Mediaite picked up on this little exchange with Reagan/Teddy Roosevelt biographer Edmund Morris and Face the Nation host Bob Schieffer. Unfortunately, their focus was less on the content and more on the adolescent giggling over the use of a naughty word on the part of Morris:
Although the clip below from CBS’s Face The Nation is not as confrontational as the title to this post might suggest, it’s actually much funnier. Bob Schieffer annually hosts a roundtable in an attempt to bring together for an intellectual conversation four authors who wrote serious historical or political books. This year authors Ron Chernow (Washington: A Life), Arianna Huffington (Third World America), Edmund Morris (Colonel Roosevelt), and Bob Woodward (Obama’s Wars) participated in the thoughtful and sedate conversation, that is until a sound rarely, if ever, heard on a Sunday morning news show caught all viewers by surprise: a censor bleeping.
Earlier in the show, Schieffer probed Theodore Roosevelt biographer Morris about what Roosevelt would think of the Tea Party movement. Morris bristled at the idea of attempting to do the impossible and predict what a dead President would think of current events. However, that did not stop Schieffer from trying again with this exchange:
Schieffer: What would Teddy Roosevelt think of today’s politics, Edmund?
Morris: You keep asking these presentist questions Bob. As the immortal Marisa Tomei said in My Cousin Vinny, ‘that’s a bullshit question!’ because you cannot pluck people out of the past and expect them to comment on what’s happening today.
Not only was the expletive jarring, but so was hearing the erudite author change the tone of his voice in an attempt to mimic Tomei’s movie accent.
Kenyan-born Morris may have difficulty contorting his mouth to sound like the Brooklynite Mona Lisa Vito, but the point of his response is apt. Why does the media keep seeking to legitimize the tea partiers as a political movement by looking for historical validation? Here's one of the country's leading authorities on Teddy Roosevelt, who faced his own set of political issues and faced them soundly, establishing himself as one of the greatest American presidents, and you want to know what he'd think about a bunch of yokels who don't even realize they're doing the bidding of corporate forces like Dick Armey's FreedomWorks? Mediaite goes further to be outraged at Morris for slamming Americans for not being intellectually curious enough to know or care about anything outside their insular world.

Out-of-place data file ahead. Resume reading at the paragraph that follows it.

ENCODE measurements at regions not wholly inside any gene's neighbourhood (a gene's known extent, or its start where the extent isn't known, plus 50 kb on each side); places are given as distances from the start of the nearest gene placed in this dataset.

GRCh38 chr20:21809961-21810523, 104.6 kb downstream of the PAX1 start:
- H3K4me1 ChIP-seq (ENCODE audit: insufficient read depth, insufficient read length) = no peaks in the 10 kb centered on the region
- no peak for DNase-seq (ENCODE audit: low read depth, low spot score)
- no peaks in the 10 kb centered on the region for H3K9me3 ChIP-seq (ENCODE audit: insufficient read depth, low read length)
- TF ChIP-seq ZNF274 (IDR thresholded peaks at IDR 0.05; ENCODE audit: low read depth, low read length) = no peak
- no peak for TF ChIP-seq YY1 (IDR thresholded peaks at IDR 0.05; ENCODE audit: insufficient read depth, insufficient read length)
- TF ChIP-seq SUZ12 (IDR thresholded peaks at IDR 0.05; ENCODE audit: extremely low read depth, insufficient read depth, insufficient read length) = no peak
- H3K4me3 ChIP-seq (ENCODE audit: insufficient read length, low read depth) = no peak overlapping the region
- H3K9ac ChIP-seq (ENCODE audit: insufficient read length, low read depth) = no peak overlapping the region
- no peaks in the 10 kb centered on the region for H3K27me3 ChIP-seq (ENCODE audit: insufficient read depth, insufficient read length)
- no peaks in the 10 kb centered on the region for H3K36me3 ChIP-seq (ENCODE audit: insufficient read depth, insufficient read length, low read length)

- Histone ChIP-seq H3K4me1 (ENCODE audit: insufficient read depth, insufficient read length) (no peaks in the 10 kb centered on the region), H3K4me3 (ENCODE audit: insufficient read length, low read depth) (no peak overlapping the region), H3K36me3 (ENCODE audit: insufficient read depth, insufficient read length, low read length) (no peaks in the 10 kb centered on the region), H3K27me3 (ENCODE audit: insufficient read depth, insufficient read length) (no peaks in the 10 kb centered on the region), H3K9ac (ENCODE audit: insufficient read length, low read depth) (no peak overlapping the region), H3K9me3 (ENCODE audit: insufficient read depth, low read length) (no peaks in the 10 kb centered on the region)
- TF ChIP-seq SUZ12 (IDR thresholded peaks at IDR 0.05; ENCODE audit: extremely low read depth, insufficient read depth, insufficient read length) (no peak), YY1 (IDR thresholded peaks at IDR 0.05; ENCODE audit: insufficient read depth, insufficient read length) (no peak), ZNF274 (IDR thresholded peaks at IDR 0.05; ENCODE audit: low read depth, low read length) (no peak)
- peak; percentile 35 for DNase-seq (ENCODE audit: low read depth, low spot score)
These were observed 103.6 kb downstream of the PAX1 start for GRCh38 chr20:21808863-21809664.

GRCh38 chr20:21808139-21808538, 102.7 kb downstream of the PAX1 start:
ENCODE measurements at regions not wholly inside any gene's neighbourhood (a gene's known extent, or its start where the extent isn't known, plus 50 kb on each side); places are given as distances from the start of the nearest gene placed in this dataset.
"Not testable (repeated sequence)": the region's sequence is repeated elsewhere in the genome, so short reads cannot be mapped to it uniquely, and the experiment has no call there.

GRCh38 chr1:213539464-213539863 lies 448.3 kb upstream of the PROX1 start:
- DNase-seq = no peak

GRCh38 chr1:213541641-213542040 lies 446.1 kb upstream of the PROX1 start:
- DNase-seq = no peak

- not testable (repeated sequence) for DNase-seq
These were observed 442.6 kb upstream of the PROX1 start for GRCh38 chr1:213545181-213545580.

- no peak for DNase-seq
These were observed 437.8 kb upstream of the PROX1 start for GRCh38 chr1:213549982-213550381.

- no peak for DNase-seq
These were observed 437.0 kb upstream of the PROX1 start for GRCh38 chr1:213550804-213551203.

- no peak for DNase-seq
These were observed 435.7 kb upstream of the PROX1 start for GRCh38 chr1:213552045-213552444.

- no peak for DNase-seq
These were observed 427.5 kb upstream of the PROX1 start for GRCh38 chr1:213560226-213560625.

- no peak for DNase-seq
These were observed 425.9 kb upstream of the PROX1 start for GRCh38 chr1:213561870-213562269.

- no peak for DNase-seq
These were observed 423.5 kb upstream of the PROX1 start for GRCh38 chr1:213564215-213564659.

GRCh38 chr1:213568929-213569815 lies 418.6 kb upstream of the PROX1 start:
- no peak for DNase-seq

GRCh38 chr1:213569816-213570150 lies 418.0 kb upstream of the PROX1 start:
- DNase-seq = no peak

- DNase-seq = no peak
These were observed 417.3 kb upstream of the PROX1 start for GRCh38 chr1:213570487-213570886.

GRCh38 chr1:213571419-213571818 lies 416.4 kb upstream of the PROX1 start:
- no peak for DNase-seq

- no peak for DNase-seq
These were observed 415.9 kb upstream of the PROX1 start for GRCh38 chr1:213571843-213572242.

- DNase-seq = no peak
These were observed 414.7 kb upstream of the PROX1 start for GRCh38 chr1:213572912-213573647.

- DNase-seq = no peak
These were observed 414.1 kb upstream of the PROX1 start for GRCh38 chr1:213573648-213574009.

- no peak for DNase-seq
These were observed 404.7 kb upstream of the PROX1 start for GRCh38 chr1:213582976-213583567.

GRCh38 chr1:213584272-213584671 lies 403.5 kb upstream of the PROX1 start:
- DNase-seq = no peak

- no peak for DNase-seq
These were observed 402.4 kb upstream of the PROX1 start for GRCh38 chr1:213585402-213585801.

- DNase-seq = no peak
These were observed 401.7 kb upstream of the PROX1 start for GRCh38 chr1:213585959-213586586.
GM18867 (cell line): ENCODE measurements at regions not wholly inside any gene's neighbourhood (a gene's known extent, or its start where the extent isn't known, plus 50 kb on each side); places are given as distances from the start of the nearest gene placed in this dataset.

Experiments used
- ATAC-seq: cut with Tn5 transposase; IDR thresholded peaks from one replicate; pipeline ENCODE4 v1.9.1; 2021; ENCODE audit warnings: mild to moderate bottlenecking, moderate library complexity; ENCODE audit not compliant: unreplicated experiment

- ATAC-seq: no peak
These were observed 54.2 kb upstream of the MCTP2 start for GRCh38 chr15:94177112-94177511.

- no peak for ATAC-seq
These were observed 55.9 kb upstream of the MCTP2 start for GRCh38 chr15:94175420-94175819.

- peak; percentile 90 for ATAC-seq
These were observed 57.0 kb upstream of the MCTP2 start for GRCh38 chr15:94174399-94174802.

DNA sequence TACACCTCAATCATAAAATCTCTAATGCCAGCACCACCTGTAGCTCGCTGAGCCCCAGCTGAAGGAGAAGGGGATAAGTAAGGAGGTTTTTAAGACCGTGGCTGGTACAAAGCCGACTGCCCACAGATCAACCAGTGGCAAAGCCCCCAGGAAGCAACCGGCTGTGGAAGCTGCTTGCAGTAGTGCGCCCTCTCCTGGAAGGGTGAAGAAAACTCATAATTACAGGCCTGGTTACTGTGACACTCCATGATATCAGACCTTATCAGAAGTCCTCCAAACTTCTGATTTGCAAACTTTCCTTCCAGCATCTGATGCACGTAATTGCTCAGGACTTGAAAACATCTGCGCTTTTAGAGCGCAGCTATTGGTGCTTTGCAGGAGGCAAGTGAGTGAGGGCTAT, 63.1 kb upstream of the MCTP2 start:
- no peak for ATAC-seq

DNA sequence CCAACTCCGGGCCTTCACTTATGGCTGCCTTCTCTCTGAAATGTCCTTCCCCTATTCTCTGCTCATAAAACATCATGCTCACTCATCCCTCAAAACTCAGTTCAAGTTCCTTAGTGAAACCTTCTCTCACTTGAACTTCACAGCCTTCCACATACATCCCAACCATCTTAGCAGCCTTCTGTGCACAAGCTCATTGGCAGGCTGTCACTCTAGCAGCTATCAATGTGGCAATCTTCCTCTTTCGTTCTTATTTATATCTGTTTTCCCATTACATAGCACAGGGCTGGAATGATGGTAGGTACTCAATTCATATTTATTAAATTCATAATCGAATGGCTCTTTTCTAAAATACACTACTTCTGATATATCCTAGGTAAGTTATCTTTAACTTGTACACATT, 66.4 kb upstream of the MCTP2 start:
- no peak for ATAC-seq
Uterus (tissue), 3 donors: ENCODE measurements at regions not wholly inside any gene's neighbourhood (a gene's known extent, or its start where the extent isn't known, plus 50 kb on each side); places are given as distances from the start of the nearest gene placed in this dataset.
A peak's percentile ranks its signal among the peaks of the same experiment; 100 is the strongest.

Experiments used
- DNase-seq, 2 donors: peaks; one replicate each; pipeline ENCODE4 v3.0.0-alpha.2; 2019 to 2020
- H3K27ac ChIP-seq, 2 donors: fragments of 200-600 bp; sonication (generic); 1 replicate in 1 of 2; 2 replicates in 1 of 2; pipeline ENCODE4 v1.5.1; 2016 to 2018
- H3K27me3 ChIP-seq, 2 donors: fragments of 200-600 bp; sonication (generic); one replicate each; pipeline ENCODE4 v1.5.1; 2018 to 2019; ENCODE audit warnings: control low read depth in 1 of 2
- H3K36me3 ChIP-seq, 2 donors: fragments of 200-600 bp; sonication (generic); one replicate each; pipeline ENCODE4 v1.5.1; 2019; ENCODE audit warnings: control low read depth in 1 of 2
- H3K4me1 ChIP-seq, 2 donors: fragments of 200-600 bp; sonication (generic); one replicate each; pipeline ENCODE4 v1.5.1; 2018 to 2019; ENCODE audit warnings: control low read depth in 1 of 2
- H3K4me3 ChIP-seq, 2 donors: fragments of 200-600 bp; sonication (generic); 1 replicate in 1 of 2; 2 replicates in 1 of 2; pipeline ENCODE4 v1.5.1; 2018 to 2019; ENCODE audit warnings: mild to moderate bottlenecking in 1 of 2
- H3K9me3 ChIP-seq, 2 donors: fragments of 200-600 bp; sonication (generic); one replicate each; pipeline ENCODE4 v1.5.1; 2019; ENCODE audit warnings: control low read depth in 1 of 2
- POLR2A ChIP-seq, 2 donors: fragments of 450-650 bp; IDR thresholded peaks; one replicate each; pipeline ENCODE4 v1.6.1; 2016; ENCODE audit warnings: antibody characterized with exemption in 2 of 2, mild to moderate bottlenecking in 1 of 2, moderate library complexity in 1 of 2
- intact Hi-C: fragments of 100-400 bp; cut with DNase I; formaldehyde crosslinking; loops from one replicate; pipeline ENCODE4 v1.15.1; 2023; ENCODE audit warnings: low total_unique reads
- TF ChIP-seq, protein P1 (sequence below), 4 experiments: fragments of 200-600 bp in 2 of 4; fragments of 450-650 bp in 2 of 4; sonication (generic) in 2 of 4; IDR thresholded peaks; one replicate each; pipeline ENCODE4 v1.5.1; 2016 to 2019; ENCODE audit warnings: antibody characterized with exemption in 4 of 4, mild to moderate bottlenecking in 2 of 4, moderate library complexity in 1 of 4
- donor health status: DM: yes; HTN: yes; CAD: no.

The moment got even stranger as just seconds later the American film buff launched a devastatingly serious critique about what he sees as unattractive about the American people today:
I see an insular people who are insensitive to foreign sensibilities, who are lazy, obese, complacent and increasingly perplexed as to why [Americans] are losing our place in the world to people who are more dynamic than us and more disciplined.
Wow tell us how you really feel Morris. Maybe if America gave him a sequel to My Cousin Vinny he would be happier with our country?
Yeah, that's what Morris is looking for. Honestly, has Mediaite writer Matt Schneider not been paying attention? Americans ARE intellectually incurious and too wrapped up in their own lives to see how the country is falling behind. I promise, a couple of hours at a mall during Black Friday ought to convince anyone of that. Of course, instead of following up on that notion and perhaps leading the panel into a substantive discussion (that would include the delusions of the tea parties), Schieffer immediately goes to commercial. Because, you know, we wouldn't want to shock Schieffer's viewers out of their complacency.